Google can now scan your eyes for heart disease

Google Scientists Create Algorithm For Heart Attack Risk Based On Retinal Scans

For the study, the scientists developed deep learning models using retinal fundus images of almost 3, 00,000 people available from two countries; the United Kingdom and the U.S. and validated them using those from another 13,000 patients.

In this case, Google's Verily is using eye scans to accurately predict an individual's age, blood pressure, and whether or not they smoke.

Google researchers along with those from its health technology subsidary Verily Life Sciences, have created a new way with which a person's heart attack risk may be predicted.

Currently, when doctors assess risk for cardiovascular disease, they take into account information such as age, sex, smoking, blood pressure and cholesterol levels from a blood test.

The researchers trained the algorithm using machine learning by having it analyze the eye scans and general medical data of around 300,000 patients.

According to the Centers for Disease Control and Prevention, around 610,000 people die of heart disease in the United States every year, and 370,000 of these deaths are due to coronary heart disease (CHD).

With technological advances in medical and health industry, there are several breakthrough techniques to monitor one's health in a more seamless fashion than what we follow today.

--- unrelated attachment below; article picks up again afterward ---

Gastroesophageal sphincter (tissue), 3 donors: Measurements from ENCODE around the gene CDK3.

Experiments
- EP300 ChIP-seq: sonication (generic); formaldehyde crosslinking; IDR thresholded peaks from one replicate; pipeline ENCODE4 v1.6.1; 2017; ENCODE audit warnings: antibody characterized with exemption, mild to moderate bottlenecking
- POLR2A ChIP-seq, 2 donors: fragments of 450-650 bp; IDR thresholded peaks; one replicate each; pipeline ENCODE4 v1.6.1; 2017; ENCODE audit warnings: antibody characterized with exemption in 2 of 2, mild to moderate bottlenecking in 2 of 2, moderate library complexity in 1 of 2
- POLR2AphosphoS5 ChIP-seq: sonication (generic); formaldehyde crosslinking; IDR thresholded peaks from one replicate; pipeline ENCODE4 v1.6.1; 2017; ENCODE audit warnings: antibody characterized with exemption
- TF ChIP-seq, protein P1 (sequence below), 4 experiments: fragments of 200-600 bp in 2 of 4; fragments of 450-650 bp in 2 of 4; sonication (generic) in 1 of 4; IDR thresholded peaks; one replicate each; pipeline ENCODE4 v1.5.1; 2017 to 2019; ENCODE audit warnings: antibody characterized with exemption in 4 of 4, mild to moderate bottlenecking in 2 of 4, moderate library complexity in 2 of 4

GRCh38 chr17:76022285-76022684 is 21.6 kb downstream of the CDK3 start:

Deep learning neural networks, which essentially pick apart data similar to our soft human brains, look for patterns in the data and trawl through them to identify indicators of cardiovascular problems. We found that each CV risk factor prediction uses a distinct pattern, such as blood vessels for blood pressure, and optic disc for other predictions. This is only slightly worse than the commonly used SCORE method of predicting cardiovascular risk, which requires a blood test and makes correct predictions in the same test 72 percent of the time. The study authors said, "The opportunity to one day readily understand the health of a patient's blood vessels, key to cardiovascular health, with a simple retinal image could lower the barrier to engage in critical conversations on preventive measures to protect against a cardiovascular event". Google was surprised by the results and has pushed it further into predicting other CV risk factors. Explaining how the algorithm is making its prediction gives the doctor more confidence in the algorithm itself. In future studies, the researchers said they plan to explore the effects of interventions such as lifestyle changes or medications on risk predictions.